Black Americans Push U.S. to Live Up To Its Ideals
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Black Americans Push U.S. to Live Up To Its Ideals

Originally published by the Council on Foreign Relations.

For many years, America’s image and standing in the world, particularly since the election of President Donald J. Trump, has declined. This has reduced the ability of the United States to effectively advocate for human rights and the rule of law. U.S. strategic failures in the global war on terrorism, the George W. Bush administration‘s misguided freedom agenda, and the Barack Obama administration’s unwillingness to engage with the Arab Spring all incrementally contributed to the sense that the U.S. promotion of human rights was cynically deployed and not a part of its foundational ideals. President Trump’s embrace of autocrats served to confirm that belief.

The current protests against police brutality have exposed just how deep systemic racism and polarization run in the United States. People around the world have been dismayed at how Trump is stoking and exploiting these divisions. 

However, the protests also reveal that America’s commitment to human rights and the universal application of the rule of law lies not only within its political leadership or institutions—which have too often entrenched racism and inequality—but within its civil society, particularly within Black civil society. As Pulitzer Prize winning author Nikole Hannah Jones writes, “Black Americans have been, and continue to be, foundational to the idea of American freedom . . . the perfectors of this democracy.”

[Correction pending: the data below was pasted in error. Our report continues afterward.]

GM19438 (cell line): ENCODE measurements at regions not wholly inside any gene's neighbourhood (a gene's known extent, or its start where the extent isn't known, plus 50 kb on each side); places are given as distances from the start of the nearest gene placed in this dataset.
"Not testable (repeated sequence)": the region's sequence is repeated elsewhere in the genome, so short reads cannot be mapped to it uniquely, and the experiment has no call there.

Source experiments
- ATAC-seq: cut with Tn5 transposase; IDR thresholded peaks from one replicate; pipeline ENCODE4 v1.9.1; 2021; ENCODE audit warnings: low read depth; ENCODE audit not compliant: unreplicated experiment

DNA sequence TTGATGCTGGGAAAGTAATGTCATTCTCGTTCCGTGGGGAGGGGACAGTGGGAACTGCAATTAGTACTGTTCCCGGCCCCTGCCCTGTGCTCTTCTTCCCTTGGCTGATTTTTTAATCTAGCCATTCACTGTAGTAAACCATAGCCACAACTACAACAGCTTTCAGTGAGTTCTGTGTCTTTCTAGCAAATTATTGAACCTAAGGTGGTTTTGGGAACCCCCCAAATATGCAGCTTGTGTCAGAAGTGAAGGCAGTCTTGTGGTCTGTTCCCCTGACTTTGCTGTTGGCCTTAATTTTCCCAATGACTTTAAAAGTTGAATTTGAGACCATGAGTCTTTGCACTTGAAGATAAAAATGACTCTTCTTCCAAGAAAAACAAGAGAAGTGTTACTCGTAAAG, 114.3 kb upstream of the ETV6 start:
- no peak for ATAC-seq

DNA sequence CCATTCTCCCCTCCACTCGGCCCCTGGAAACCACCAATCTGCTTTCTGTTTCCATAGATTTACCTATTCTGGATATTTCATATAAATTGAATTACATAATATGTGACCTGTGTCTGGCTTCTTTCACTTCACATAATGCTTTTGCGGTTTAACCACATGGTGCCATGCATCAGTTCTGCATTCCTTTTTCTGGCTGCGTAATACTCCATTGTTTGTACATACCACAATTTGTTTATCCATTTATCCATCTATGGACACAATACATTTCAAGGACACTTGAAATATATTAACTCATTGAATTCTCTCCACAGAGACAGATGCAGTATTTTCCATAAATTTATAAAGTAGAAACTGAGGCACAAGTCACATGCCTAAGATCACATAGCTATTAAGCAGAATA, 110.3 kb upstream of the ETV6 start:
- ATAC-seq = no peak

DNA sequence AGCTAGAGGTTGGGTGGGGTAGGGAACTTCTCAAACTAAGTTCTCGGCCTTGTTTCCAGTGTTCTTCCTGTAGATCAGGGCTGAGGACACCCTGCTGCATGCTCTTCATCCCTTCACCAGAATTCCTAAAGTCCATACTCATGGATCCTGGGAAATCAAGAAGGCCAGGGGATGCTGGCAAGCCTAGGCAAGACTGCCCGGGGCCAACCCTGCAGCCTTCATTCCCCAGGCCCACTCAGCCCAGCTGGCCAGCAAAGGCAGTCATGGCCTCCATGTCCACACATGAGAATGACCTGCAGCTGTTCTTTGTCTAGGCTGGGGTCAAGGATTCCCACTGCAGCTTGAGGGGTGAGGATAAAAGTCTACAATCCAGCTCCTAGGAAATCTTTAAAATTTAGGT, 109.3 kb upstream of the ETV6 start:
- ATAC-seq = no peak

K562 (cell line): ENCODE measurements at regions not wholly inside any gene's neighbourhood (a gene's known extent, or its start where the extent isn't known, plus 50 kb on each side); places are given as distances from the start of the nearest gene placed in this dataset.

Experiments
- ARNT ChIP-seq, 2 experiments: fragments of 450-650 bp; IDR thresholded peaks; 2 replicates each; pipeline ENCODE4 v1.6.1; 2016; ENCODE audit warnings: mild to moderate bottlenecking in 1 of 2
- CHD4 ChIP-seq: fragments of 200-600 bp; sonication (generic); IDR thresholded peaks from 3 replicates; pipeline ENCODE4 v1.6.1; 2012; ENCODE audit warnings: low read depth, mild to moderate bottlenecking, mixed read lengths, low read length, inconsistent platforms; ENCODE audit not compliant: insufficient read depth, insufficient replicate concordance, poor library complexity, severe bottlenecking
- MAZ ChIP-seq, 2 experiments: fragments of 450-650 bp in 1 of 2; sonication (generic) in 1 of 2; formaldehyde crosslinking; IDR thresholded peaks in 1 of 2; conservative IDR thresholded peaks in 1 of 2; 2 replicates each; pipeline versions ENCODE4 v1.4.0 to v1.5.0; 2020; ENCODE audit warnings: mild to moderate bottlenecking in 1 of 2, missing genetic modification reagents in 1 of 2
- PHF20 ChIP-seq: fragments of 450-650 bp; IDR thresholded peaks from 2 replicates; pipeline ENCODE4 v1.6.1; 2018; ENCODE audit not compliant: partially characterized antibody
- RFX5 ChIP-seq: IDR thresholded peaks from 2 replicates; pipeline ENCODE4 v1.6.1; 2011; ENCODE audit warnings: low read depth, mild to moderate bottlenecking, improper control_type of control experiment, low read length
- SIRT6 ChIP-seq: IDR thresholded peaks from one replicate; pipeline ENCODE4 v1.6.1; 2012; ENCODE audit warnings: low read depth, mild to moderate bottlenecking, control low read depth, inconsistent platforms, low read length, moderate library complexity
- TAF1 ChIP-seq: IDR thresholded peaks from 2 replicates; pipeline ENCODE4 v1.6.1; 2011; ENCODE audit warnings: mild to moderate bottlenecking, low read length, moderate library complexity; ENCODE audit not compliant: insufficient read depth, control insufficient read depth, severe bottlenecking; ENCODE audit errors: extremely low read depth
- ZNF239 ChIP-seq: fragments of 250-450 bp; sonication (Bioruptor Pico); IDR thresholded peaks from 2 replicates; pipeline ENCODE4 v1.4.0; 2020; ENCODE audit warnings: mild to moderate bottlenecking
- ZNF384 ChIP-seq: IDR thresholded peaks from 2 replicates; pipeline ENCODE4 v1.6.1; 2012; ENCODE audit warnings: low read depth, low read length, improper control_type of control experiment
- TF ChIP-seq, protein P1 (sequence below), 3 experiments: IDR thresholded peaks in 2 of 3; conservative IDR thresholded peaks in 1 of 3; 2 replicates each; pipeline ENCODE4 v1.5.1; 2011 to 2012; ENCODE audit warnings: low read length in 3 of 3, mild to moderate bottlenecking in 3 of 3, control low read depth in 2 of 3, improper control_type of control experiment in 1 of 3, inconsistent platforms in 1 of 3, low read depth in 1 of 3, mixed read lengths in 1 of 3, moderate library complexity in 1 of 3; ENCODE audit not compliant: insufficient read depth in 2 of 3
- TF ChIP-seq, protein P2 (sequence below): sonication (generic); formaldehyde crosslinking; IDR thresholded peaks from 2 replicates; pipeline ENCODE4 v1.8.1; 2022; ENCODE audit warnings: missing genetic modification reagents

Because of the work and leadership of Black civil society to universally apply human rights at home, the United States can more authentically promote human rights abroad. U.S. leaders have often invoked efforts led by Black Americans, such as the abolition movement, Reconstruction, the civil rights movement, and course corrections on U.S. immigration policy, that have allowed people of all backgrounds to thrive in the United States as an example of effective democracy on the world stage.

Now they can add one more to the list—the Black Lives Matter movement—which was started in response to America’s domestic blights but has inspired global demonstrations against racism and for universal human rights. Once again, Black Americans are pushing the United States to live up to its democratic ideals.

Areas of expertise: Terrorism and violent extremism; digital technology; disinformation; authoritarianism; national security; emergency management and countering violent extremism; crisis and natural disasters; radicalisation; counterterrorism; policy; Middle East; US national security